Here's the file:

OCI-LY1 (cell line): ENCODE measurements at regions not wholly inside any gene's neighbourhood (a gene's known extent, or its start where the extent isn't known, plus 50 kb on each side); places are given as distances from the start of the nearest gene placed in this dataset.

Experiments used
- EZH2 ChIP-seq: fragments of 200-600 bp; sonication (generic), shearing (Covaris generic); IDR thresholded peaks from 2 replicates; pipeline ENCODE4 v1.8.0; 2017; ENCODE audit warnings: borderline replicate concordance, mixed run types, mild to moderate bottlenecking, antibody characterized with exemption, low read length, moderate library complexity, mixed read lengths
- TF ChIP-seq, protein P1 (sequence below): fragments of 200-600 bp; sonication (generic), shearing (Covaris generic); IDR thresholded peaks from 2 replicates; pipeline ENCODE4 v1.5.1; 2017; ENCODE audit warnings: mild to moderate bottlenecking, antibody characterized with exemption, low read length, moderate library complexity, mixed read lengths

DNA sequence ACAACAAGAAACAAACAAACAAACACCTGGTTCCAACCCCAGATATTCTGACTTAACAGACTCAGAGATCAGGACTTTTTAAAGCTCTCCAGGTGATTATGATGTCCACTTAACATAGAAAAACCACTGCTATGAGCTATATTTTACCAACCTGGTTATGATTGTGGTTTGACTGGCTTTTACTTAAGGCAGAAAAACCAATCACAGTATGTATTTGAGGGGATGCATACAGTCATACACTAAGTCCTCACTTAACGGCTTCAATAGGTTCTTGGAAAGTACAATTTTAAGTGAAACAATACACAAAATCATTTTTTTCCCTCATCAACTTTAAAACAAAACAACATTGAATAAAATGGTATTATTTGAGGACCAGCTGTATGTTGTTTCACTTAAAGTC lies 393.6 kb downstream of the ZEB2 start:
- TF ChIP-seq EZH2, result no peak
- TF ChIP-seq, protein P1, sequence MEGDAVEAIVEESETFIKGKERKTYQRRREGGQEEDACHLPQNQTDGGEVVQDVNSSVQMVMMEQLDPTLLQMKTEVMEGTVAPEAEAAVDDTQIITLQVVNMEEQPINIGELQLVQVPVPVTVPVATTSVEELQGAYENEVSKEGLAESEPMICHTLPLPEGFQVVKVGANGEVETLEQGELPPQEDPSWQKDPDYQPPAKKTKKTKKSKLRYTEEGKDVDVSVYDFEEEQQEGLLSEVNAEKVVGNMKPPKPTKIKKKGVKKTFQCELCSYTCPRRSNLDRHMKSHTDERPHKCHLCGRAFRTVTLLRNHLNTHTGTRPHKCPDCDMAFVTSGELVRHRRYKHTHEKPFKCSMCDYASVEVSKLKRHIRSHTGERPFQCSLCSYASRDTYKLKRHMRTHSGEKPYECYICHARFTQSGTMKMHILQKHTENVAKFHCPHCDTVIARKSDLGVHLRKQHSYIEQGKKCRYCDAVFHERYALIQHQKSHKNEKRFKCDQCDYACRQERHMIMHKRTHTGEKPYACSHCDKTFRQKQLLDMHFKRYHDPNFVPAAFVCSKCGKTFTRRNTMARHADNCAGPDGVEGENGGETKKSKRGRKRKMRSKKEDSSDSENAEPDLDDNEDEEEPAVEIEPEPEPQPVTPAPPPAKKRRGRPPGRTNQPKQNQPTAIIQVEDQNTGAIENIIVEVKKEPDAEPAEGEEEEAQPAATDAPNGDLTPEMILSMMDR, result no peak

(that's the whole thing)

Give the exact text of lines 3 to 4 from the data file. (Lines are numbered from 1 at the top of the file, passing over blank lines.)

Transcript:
- EZH2 ChIP-seq: fragments of 200-600 bp; sonication (generic), shearing (Covaris generic); IDR thresholded peaks from 2 replicates; pipeline ENCODE4 v1.8.0; 2017; ENCODE audit warnings: borderline replicate concordance, mixed run types, mild to moderate bottlenecking, antibody characterized with exemption, low read length, moderate library complexity, mixed read lengths
- TF ChIP-seq, protein P1 (sequence below): fragments of 200-600 bp; sonication (generic), shearing (Covaris generic); IDR thresholded peaks from 2 replicates; pipeline ENCODE4 v1.5.1; 2017; ENCODE audit warnings: mild to moderate bottlenecking, antibody characterized with exemption, low read length, moderate library complexity, mixed read lengths